Here I am, having been awake since 3:30 a.m. or so, wondering what to do with myself.
I've been especially fatigued and tired lately. The other day I went for a walk and I had to stop and sit down to recharge, mind you this was after walking for probably an hour. I had pretty much forced myself out, despite my symptoms, because I wanted to walk -- I love to walk -- and it was about time that I got some fresh air and exercise, especially with the warm, sunny weather. I've been sleeping for at least 12 hours a day and as a consequence of this (or, perhaps a benefit), I have become nocturnal. Here is what I like most about being nocturnal:
1.I get to be alone for hours.
2. No one will come into my room and interrupt my quiet time.
3. I don't have to babysit the dog.
4. I don't have to feel guilty for being inside.
5. It's dark.
6. It's quiet in my house: no dog barking, t.v blaring, talking
7. It's quiet outside: no one yelling, little traffic, no birds chirping.
8. If I need to cry, I can do so privately.
Reading this list makes me realize that I probably come off as a hermit -- but wait: I am! I spend most of my time inside. Sometimes days will go by before I go outside again. This isn't really part of my illness: I've always been a homebody, hence my Blogger url name "loveablehomebody." I don't know that being a homebody is a loveable quality, though. In literature, the homebody often seems to labeled an eccentric spinster, like the witch in Hansel and Gretel, or the crazy cat lady. I will be one of those some day and I'm actually looking forward to it! I just want to have a cottage in the woods without a husband or children, just a dog. I will take up gardening and learn to knit sweaters for my dog. I may also learn Solitaire and start playing the trombone again. I will watch a Disney movie every day. Wouldn't this character be loveable, especially in a play, book or film?
Don't get me wrong, I love to go out every now and then. I love to be crazy shock people for my own amusement. I often hope my antics will amuse others -- usually they do -- but sometimes they don't. I'm reminded of a class in my Environmental Writing course in my first year of university. My instructor was taking us through the wooded area on campus and mentioned something about woolly mammoths, so I waited a few minutes and then I shouted and pointed, "WOOLLY MAMMOTH!" as if I had seen one. I laughed, but my snobby classmates rolled their eyes and said things like, "Mmm... Okaaaaay." I didn't get self conscious of my performance after this unfortunate response. I was able to laugh at myself -- and at the snobs.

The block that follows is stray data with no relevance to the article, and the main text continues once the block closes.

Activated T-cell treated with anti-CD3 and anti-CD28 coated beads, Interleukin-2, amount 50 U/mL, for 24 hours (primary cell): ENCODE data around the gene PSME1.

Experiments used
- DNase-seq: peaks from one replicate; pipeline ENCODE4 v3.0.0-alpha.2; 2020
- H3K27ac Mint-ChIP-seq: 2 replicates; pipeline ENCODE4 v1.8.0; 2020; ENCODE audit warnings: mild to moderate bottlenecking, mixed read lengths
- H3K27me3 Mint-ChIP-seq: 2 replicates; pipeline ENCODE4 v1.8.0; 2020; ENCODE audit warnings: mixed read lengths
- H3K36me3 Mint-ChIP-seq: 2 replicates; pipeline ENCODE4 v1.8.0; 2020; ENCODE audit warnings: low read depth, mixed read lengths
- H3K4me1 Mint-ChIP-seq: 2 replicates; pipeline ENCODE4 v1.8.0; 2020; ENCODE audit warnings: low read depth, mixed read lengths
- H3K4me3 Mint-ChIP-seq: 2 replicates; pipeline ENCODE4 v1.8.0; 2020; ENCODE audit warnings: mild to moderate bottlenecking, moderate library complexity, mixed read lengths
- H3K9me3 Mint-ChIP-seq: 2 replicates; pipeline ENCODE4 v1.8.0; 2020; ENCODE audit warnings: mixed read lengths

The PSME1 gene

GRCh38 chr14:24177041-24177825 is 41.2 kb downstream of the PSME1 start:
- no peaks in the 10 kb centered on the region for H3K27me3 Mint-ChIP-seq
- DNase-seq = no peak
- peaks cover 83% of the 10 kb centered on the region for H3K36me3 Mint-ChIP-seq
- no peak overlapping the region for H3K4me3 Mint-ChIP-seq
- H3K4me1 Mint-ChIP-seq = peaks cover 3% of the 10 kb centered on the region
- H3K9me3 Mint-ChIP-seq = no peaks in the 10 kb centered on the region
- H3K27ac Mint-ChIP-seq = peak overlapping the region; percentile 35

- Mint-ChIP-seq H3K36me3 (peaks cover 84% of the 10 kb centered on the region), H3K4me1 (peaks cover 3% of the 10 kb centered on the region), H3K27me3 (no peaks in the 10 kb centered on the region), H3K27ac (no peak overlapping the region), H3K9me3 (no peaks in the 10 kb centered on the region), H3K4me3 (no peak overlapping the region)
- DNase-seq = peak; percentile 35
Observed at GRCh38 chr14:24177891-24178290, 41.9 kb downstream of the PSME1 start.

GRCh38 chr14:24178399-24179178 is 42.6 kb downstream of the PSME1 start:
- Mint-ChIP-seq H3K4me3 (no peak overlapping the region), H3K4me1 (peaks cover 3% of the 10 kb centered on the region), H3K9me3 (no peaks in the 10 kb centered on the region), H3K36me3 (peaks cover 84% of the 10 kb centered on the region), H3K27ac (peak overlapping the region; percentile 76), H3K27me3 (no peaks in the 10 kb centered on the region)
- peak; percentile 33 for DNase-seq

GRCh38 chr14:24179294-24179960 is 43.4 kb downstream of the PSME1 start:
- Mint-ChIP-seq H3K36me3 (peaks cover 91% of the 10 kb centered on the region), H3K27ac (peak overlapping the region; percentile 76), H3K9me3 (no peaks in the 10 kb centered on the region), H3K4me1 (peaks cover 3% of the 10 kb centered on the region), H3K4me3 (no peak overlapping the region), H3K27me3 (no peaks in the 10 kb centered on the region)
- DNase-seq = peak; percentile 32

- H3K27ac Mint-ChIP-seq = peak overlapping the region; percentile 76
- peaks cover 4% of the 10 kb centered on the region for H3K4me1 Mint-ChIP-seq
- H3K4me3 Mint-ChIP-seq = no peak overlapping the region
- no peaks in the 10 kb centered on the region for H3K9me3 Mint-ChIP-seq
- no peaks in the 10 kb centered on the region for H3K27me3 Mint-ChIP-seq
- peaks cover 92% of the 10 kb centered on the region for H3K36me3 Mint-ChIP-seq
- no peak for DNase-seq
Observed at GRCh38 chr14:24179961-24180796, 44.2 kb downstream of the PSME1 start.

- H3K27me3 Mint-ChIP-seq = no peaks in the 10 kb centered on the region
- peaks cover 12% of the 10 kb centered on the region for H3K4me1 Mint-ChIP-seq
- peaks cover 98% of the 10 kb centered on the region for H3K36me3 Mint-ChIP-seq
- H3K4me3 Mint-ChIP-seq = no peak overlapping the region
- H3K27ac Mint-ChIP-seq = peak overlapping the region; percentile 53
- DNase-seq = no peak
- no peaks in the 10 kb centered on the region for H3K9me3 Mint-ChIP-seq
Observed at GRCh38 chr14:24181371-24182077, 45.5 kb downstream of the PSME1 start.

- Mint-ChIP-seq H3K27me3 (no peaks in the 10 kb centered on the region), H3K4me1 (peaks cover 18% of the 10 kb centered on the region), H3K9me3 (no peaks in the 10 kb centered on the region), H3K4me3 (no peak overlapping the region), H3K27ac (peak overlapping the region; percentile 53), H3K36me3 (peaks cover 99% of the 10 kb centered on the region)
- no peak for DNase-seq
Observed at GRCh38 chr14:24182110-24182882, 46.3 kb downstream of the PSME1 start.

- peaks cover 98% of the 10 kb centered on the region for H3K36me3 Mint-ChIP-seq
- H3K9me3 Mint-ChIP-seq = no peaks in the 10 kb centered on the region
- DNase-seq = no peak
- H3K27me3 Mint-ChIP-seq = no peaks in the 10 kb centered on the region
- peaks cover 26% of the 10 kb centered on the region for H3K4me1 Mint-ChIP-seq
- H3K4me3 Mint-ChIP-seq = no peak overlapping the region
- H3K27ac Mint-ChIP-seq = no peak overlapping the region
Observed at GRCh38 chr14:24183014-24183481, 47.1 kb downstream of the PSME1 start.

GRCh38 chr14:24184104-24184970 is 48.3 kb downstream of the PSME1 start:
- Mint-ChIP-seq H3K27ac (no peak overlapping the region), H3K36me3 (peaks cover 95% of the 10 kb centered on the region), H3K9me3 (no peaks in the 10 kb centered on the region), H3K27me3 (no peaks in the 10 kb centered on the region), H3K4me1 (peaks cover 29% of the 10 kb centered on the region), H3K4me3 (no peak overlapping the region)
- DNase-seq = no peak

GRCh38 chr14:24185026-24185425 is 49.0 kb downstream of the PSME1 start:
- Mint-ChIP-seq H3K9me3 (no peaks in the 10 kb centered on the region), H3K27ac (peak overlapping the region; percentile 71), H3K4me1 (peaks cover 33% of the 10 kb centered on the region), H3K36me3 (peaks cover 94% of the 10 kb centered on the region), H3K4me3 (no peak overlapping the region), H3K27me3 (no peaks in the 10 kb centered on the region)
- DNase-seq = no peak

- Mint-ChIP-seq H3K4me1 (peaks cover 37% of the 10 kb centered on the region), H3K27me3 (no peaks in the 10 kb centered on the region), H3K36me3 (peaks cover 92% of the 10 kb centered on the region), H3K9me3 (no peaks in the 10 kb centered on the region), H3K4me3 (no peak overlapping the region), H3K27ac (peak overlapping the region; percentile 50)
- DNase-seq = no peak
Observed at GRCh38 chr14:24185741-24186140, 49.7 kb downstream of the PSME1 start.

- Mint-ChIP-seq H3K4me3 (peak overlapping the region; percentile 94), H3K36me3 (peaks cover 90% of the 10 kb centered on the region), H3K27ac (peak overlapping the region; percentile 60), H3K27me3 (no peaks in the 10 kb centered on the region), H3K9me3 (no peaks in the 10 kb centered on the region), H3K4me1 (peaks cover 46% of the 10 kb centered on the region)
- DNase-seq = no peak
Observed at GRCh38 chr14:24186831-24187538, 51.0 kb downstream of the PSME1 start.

Now I'm also smiling about that time I was 11 when my friend and sister dared me to skinny dip in my pool -- and I did! What makes it particularly funny is that at the time, it didn't occur to me to get into the pool and then take my suit off in the water. Instead, I took it off outside, got on the ladder, where any neighbor could see, and then got into the water. What was I thinking???!
I imagine a lot of situations like this and I find myself laughing all of the time about stuff that pops into my head. This is one of the reasons why I am so happy to be alone: I don't need other people to have fun! This, aside from being strong from previous, similar experience, probably makes me handle illness and long rest periods better than a lot of people. I make it fun and I'm usually happy.
Update: Three weeks+ long asthma flare up is mostly over!!!! I thought maybe this was the root of the worse than usual fatigue and tiredness lately, so I guess I was wrong. Unfortunately, I've been frequently getting that sensation again, that feels like a bubble slowly expands and then contracts in my head, an episode that lasts about thirty seconds. More than usual, my heart's also been racing often when I'm standing or walking, so maybe that's contributing to the fatigue. It's a mystery, I guess! Sometimes I wish House was my doctor, not only because he can apparently solve any case, but also, because I think my sarcasm would make an amusing exchange:
House: So, what brings you here today?
Ashley: Well --
House: Let me guess: your boyfriend dumped you and in your pity you've been starving yourself. (lifts up my skinny wrists) Now you want to know why you're so tired.
Ashley: Actually, I don't have a boyfriend.
House: Oooh, so you're a homewrecker, eh? Nice.
Ashley: Close: I'm probably asexual.
House: Nooo... A bombshell like you?
Ashley: Yes. Anyway, I'm here because (explains cornucopia of symptoms and conditions)
House: Let me guess: you want drugs?
Ashley: How did you know? (Note: I don't actually want drugs... This is fictional sarcasm)
House: We'll run some tests. In the meantime, you can use a cane. Here, try mine. (He hands it to me)
(I slam it into his knees and walk out of the room with it)
House: I guess I don't need to do the strength test!